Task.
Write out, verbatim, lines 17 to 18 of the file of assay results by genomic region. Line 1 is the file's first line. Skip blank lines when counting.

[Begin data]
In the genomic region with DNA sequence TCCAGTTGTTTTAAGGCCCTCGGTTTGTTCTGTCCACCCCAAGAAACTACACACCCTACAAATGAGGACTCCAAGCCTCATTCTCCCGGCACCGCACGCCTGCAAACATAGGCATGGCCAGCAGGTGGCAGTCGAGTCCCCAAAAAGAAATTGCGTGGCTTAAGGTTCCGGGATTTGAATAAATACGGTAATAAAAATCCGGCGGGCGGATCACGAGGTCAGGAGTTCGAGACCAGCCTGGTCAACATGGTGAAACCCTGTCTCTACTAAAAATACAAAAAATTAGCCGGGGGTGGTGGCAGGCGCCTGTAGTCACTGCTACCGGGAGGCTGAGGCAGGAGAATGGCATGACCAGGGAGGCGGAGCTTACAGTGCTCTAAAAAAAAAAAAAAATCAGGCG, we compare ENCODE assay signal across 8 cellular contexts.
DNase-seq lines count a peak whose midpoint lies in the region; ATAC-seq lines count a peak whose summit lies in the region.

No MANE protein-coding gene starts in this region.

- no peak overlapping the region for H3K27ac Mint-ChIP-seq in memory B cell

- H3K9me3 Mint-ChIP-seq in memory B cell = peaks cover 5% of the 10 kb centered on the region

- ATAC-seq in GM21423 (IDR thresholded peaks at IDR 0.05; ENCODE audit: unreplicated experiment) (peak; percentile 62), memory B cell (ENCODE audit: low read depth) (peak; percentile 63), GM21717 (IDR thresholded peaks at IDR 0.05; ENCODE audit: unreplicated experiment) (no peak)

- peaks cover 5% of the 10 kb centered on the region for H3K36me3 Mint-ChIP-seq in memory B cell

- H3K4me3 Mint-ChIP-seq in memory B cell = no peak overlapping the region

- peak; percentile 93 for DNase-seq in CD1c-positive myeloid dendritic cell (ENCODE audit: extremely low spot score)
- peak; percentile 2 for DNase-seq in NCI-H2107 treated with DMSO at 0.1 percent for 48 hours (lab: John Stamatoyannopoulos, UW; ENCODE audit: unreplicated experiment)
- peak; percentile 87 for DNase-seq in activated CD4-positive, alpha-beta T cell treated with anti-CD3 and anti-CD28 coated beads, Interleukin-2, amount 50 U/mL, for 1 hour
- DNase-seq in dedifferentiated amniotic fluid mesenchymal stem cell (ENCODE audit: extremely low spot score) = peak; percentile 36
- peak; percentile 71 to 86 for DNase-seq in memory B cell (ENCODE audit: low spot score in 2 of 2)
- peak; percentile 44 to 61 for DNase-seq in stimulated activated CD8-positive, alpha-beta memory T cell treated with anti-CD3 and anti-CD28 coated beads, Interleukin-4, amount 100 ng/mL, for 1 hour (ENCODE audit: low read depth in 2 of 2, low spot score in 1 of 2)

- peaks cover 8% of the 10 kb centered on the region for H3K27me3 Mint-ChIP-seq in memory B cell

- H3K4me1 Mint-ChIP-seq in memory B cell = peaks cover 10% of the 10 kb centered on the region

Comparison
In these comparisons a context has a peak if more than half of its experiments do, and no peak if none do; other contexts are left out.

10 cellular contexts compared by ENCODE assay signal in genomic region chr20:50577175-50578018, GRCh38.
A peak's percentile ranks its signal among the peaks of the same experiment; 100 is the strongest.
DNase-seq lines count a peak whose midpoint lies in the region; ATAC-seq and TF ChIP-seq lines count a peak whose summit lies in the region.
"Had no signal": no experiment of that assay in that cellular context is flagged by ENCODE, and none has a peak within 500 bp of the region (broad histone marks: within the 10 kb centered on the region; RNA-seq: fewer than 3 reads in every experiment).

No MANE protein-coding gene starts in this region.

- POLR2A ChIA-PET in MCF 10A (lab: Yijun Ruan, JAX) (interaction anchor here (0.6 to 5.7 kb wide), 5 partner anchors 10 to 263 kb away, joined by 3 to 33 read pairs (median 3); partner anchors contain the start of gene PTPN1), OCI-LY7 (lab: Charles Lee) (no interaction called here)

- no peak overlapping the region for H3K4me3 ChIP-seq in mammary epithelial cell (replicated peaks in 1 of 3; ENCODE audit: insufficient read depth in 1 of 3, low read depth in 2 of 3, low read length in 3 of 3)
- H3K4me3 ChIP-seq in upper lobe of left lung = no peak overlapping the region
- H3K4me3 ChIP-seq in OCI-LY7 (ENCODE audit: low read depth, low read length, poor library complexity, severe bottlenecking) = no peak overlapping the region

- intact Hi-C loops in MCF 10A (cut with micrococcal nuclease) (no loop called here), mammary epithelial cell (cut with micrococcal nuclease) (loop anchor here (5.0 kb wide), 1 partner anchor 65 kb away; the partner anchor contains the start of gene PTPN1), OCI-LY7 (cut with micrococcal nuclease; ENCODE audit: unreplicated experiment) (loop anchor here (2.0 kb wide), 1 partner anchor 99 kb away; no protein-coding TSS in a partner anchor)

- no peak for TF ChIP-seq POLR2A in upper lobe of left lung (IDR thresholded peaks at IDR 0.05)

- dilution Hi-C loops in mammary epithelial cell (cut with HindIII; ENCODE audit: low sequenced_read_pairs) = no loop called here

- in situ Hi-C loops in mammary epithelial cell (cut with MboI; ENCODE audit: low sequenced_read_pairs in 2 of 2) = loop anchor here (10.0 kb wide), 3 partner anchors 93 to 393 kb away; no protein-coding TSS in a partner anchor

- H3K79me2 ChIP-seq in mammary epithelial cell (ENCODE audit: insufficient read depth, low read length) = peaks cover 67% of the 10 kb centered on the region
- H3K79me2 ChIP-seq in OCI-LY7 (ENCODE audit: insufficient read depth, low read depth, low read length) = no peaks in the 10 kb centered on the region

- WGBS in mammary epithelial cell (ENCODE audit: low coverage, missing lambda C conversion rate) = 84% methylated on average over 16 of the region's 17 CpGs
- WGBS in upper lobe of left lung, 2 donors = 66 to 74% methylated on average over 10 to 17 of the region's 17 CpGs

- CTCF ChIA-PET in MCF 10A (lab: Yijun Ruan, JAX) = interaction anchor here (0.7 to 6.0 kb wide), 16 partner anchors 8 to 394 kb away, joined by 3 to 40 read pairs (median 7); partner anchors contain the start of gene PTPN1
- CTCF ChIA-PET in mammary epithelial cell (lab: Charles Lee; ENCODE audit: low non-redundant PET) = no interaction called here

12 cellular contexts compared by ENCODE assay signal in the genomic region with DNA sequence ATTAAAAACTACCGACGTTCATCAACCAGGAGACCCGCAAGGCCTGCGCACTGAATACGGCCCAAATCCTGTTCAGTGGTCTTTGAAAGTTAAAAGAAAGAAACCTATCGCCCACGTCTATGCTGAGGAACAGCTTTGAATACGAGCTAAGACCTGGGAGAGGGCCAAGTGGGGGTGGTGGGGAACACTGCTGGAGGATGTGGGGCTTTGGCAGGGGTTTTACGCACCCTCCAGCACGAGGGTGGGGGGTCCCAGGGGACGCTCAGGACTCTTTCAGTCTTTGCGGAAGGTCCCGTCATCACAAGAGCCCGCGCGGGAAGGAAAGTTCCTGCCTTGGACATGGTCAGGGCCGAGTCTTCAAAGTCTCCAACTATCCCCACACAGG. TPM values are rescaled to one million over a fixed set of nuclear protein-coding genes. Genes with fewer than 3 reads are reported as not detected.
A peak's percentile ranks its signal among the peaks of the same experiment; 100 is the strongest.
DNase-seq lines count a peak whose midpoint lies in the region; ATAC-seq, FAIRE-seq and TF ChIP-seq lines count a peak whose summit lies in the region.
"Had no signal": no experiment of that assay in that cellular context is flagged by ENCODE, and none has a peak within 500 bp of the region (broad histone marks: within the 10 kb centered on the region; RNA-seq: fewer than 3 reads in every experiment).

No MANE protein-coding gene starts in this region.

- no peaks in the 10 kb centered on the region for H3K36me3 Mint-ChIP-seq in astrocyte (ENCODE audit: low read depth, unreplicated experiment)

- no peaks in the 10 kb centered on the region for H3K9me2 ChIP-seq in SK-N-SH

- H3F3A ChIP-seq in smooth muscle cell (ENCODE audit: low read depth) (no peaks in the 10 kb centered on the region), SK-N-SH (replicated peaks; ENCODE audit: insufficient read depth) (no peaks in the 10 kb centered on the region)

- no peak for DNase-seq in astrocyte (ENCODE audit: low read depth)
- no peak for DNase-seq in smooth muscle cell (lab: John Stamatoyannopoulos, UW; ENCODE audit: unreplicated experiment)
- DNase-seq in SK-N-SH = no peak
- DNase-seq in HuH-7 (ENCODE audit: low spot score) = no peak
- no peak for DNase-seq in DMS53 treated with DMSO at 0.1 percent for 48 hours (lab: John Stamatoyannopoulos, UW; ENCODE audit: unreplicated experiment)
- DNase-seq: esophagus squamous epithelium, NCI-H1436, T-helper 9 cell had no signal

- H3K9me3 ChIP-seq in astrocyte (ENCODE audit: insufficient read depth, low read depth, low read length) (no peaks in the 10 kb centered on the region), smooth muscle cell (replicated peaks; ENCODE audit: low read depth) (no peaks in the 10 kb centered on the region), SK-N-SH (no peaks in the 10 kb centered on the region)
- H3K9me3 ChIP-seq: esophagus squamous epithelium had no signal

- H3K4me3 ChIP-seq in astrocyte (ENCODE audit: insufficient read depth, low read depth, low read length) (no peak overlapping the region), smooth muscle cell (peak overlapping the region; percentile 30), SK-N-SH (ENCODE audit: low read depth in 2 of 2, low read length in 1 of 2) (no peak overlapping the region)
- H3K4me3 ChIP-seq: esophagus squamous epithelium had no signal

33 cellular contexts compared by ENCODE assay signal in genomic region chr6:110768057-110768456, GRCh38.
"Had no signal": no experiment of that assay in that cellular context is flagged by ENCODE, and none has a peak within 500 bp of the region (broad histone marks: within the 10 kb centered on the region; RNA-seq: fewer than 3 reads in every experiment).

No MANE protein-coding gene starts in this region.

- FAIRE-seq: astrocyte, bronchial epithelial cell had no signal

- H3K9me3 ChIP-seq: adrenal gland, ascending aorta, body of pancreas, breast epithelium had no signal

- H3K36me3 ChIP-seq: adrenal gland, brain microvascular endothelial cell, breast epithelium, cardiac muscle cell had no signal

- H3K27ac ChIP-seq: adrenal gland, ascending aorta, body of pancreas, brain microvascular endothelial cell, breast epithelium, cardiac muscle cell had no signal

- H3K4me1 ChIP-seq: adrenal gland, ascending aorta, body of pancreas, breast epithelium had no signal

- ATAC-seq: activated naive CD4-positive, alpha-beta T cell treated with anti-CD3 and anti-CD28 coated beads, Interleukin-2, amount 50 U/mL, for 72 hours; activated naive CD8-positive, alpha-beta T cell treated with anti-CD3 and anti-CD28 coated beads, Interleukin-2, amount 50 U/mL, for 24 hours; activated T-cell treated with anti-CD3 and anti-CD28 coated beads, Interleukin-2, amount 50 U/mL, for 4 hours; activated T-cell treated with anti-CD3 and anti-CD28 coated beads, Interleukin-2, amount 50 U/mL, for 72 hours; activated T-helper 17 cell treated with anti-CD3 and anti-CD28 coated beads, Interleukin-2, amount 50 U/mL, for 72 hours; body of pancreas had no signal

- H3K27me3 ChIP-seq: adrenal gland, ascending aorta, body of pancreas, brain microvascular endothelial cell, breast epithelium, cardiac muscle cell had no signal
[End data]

Comparison
In these comparisons a context has a peak if more than half of its experiments do, and no peak if none do; other contexts are left out.